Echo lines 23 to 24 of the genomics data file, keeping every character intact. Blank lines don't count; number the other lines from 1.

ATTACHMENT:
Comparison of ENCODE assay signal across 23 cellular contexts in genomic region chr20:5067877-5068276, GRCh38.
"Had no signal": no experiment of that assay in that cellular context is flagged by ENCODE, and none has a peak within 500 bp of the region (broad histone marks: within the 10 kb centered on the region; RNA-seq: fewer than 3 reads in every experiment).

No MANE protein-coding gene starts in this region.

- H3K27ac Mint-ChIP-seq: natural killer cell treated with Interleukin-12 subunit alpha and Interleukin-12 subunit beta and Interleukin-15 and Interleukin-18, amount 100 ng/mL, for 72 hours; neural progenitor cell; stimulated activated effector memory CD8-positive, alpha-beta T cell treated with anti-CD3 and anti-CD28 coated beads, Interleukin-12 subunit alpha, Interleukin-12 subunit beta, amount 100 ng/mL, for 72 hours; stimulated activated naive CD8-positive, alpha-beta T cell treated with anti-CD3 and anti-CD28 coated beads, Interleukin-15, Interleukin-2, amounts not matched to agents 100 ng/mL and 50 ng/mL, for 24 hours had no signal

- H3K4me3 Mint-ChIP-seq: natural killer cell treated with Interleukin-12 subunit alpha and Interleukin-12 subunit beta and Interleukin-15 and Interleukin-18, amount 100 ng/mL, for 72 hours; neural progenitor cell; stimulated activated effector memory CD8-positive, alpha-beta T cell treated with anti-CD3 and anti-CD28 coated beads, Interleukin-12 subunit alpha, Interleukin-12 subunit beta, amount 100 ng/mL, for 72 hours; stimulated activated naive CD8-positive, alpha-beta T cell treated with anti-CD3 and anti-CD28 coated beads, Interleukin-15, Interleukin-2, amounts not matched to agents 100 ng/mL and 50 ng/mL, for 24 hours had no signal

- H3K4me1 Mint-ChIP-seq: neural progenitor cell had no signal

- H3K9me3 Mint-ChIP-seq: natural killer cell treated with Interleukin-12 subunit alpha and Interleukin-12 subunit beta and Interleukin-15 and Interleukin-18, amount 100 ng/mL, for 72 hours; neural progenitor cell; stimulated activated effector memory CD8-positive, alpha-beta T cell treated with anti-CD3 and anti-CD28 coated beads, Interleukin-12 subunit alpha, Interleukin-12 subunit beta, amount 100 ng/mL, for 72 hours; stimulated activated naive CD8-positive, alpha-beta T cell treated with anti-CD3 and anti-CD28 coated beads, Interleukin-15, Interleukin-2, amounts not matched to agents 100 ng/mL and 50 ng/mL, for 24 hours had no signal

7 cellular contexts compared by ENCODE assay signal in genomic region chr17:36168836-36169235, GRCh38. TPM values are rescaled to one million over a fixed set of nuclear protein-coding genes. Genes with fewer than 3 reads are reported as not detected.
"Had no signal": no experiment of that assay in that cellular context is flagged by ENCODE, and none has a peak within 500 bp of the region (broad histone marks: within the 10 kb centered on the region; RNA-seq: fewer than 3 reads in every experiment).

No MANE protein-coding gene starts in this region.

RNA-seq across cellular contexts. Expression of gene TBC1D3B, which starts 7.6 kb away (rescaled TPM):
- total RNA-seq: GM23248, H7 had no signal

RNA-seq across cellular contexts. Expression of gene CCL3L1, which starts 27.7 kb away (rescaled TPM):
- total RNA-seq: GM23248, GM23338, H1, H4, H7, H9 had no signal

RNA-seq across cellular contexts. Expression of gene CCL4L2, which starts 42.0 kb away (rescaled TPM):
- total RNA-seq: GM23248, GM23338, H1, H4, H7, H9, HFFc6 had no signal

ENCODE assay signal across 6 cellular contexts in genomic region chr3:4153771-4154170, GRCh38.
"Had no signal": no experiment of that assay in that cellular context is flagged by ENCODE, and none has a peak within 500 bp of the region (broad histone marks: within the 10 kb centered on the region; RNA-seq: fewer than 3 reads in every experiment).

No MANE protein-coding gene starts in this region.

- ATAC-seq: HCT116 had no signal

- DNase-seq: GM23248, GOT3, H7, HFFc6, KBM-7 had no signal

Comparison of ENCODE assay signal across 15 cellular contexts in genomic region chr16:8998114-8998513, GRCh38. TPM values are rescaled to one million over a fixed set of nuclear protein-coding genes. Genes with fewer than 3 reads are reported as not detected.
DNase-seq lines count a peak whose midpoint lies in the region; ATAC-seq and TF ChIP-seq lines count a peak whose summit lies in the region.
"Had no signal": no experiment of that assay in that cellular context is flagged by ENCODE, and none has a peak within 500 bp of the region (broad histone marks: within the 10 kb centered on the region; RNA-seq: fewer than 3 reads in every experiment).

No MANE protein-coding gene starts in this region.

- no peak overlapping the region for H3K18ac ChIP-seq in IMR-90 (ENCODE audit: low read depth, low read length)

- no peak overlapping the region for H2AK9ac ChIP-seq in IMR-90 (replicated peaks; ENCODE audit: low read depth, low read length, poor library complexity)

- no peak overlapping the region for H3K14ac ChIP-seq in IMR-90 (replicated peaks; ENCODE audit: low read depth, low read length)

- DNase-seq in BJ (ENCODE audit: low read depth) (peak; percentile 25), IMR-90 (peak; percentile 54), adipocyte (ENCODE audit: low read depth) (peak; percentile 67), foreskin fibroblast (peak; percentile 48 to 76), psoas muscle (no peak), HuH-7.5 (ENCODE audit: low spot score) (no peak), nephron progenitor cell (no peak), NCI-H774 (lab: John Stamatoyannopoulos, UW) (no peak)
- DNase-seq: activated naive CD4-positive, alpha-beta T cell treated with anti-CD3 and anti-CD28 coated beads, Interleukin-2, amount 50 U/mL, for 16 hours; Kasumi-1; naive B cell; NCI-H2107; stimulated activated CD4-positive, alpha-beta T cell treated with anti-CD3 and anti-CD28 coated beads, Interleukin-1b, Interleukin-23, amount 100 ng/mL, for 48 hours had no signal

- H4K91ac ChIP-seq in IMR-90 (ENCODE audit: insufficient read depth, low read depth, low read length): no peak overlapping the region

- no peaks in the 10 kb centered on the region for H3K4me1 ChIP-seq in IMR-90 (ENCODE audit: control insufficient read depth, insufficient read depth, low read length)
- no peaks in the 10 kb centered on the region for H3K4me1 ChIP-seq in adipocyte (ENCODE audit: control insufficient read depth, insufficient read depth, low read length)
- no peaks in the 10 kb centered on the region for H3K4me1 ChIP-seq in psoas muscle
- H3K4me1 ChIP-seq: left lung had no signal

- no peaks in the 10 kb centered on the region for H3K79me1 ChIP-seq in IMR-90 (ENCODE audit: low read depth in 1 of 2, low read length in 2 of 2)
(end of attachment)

DNase-seq lines count a peak whose midpoint lies in the region; ATAC-seq and TF ChIP-seq lines count a peak whose summit lies in the region.
"Had no signal": no experiment of that assay in that cellular context is flagged by ENCODE, and none has a peak within 500 bp of the region (broad histone marks: within the 10 kb centered on the region; RNA-seq: fewer than 3 reads in every experiment).